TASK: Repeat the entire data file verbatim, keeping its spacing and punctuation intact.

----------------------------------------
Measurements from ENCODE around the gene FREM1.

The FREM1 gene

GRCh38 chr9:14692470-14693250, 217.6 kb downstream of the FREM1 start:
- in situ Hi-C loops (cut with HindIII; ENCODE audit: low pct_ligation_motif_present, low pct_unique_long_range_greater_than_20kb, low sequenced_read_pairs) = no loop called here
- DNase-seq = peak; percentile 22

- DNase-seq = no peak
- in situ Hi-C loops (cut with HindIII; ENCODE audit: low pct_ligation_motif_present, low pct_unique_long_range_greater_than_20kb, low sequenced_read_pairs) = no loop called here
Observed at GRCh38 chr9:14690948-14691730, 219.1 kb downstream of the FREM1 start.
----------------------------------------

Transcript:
Measurements from ENCODE around the gene FREM1.

The FREM1 gene

GRCh38 chr9:14692470-14693250, 217.6 kb downstream of the FREM1 start:
- in situ Hi-C loops (cut with HindIII; ENCODE audit: low pct_ligation_motif_present, low pct_unique_long_range_greater_than_20kb, low sequenced_read_pairs) = no loop called here
- DNase-seq = peak; percentile 22

- DNase-seq = no peak
- in situ Hi-C loops (cut with HindIII; ENCODE audit: low pct_ligation_motif_present, low pct_unique_long_range_greater_than_20kb, low sequenced_read_pairs) = no loop called here
Observed at GRCh38 chr9:14690948-14691730, 219.1 kb downstream of the FREM1 start.